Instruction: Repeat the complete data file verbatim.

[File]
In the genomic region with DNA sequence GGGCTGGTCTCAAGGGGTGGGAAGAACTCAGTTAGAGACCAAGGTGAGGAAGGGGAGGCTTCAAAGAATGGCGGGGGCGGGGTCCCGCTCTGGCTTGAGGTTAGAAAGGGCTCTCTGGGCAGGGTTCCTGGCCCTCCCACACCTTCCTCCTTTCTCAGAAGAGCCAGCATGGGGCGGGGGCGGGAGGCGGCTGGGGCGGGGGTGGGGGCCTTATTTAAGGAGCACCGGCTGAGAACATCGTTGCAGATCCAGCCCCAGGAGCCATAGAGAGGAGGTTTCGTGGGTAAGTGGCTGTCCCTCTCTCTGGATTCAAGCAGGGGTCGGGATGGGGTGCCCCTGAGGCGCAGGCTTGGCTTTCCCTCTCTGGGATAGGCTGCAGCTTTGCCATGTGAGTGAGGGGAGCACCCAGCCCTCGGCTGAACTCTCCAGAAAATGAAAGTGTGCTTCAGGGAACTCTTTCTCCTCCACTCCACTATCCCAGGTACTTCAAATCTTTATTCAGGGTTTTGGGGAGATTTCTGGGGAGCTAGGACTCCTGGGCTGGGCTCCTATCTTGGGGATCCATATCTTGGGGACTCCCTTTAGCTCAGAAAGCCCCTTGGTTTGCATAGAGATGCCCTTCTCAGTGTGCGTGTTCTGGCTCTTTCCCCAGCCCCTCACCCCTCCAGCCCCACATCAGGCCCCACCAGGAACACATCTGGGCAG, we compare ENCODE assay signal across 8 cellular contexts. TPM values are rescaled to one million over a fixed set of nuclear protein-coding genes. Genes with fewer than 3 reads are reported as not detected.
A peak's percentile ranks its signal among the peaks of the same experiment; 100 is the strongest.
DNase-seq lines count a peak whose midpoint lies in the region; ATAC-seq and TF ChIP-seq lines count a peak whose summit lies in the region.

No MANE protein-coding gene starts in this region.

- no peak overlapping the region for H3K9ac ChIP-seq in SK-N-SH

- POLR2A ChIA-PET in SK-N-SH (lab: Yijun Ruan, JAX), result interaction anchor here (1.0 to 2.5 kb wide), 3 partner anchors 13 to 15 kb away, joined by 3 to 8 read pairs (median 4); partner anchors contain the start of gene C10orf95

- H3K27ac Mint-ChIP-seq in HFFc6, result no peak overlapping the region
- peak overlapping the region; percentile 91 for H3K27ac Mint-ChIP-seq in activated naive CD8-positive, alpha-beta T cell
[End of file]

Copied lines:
In the genomic region with DNA sequence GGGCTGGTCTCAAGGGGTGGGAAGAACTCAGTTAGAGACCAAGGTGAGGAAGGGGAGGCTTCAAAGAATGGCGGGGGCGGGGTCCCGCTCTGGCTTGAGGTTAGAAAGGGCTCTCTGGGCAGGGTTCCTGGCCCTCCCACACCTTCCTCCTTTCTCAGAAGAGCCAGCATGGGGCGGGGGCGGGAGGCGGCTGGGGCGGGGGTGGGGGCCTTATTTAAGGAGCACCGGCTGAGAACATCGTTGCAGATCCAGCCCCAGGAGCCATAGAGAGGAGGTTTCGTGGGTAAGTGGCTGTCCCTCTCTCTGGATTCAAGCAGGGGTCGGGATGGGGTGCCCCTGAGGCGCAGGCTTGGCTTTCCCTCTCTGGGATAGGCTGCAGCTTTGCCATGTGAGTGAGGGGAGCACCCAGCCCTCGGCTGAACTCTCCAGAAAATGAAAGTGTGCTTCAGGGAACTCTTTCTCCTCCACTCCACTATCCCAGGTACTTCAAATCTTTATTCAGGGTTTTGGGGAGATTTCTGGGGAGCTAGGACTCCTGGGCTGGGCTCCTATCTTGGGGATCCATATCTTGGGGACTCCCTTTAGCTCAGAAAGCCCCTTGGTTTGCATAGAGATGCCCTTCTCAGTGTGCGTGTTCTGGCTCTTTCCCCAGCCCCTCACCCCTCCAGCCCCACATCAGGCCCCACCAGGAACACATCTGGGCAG, we compare ENCODE assay signal across 8 cellular contexts. TPM values are rescaled to one million over a fixed set of nuclear protein-coding genes. Genes with fewer than 3 reads are reported as not detected.
A peak's percentile ranks its signal among the peaks of the same experiment; 100 is the strongest.
DNase-seq lines count a peak whose midpoint lies in the region; ATAC-seq and TF ChIP-seq lines count a peak whose summit lies in the region.

No MANE protein-coding gene starts in this region.

- no peak overlapping the region for H3K9ac ChIP-seq in SK-N-SH

- POLR2A ChIA-PET in SK-N-SH (lab: Yijun Ruan, JAX), result interaction anchor here (1.0 to 2.5 kb wide), 3 partner anchors 13 to 15 kb away, joined by 3 to 8 read pairs (median 4); partner anchors contain the start of gene C10orf95

- H3K27ac Mint-ChIP-seq in HFFc6, result no peak overlapping the region
- peak overlapping the region; percentile 91 for H3K27ac Mint-ChIP-seq in activated naive CD8-positive, alpha-beta T cell